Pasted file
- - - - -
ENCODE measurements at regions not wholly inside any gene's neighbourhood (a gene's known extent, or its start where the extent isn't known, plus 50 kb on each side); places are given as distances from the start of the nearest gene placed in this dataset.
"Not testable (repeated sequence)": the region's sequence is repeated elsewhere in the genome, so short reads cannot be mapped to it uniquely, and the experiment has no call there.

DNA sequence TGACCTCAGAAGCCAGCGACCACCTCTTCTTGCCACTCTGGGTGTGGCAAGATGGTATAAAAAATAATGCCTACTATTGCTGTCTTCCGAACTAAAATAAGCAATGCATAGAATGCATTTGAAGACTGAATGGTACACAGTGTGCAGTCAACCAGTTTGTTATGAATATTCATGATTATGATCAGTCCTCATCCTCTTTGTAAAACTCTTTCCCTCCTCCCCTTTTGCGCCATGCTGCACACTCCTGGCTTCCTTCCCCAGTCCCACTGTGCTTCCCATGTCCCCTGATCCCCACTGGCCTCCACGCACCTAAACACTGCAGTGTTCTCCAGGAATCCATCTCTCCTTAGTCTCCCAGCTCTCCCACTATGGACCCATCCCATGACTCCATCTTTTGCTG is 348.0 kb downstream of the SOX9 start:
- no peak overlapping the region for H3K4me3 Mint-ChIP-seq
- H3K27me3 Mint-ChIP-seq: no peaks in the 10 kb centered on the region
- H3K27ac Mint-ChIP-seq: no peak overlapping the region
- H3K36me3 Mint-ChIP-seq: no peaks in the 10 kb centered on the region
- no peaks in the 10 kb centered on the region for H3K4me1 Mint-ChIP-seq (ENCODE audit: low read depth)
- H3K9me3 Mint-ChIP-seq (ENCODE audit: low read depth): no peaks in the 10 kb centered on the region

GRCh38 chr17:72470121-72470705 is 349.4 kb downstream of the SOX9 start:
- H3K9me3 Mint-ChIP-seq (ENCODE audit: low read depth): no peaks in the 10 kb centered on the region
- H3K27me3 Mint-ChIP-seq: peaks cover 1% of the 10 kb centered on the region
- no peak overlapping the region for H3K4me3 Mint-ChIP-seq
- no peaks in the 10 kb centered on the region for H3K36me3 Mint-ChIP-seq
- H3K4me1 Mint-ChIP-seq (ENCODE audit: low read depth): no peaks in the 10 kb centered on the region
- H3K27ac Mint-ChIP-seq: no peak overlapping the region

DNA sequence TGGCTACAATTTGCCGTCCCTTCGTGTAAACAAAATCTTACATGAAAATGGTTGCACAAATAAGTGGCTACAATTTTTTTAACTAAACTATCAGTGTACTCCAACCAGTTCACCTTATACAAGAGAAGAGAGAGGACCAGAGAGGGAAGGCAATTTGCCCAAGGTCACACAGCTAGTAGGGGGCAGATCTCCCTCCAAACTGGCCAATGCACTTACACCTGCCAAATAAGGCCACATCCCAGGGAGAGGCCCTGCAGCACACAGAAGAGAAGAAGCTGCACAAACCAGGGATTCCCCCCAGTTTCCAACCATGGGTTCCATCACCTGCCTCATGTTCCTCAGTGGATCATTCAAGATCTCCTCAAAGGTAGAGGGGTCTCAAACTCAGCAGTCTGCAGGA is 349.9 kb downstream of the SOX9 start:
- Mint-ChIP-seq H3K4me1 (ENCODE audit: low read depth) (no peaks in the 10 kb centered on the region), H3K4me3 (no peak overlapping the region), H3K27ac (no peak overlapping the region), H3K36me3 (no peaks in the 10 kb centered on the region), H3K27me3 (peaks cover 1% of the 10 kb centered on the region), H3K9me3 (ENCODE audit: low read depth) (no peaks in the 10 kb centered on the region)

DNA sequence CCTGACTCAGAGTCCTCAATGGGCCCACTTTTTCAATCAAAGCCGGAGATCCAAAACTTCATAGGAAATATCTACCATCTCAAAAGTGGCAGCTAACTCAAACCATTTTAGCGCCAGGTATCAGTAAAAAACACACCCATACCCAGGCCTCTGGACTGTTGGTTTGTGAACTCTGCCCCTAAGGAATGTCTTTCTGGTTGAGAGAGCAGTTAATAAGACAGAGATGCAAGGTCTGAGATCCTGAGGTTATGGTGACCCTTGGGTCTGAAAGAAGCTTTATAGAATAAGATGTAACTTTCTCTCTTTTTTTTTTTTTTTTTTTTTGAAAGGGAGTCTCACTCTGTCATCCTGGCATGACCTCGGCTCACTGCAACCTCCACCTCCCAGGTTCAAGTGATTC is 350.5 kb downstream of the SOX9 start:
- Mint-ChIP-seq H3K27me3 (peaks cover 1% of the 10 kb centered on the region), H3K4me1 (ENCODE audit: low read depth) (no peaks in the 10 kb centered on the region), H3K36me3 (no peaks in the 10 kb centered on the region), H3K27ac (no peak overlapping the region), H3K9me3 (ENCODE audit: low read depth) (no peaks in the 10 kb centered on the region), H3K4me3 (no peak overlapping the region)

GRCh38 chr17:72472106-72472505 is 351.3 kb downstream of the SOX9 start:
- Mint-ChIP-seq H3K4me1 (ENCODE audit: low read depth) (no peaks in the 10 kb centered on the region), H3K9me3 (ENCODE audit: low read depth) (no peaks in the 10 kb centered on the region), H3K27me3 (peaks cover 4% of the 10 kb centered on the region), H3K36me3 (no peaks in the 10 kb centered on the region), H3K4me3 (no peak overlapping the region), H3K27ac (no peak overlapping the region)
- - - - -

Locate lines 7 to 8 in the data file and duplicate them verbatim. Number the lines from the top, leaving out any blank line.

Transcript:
- H3K36me3 Mint-ChIP-seq: no peaks in the 10 kb centered on the region
- no peaks in the 10 kb centered on the region for H3K4me1 Mint-ChIP-seq (ENCODE audit: low read depth)